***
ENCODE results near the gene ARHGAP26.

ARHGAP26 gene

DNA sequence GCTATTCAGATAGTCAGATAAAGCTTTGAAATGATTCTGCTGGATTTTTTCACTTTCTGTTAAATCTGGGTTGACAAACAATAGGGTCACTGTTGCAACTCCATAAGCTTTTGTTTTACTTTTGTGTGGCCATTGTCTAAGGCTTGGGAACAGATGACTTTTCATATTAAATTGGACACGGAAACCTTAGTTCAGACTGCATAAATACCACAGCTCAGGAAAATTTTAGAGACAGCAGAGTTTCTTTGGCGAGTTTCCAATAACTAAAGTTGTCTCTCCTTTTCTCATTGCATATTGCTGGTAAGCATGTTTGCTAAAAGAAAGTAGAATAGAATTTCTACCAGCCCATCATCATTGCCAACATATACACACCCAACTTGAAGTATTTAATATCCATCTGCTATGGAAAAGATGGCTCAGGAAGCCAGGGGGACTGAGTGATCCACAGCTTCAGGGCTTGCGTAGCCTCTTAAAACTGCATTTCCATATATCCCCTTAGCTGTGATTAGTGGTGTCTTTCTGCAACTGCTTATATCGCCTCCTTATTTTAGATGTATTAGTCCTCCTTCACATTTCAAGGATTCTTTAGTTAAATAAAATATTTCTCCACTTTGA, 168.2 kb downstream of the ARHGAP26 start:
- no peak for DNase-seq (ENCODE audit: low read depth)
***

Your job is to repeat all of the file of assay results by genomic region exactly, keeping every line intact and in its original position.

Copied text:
ENCODE results near the gene ARHGAP26.

ARHGAP26 gene

DNA sequence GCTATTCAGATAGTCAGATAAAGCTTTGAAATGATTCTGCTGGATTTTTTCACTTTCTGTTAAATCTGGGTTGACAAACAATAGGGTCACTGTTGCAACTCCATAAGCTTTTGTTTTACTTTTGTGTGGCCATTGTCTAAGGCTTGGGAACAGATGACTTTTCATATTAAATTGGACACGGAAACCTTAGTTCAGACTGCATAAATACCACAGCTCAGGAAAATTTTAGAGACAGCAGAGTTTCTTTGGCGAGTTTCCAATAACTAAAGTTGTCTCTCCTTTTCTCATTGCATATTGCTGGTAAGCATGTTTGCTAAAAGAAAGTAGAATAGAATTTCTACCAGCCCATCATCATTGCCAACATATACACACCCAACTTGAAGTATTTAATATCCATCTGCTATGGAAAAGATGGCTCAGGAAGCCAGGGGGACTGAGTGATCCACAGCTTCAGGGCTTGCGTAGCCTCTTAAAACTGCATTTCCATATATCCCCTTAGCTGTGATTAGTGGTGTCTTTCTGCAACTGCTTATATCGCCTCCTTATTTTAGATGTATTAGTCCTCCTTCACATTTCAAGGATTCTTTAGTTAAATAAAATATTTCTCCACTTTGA, 168.2 kb downstream of the ARHGAP26 start:
- no peak for DNase-seq (ENCODE audit: low read depth)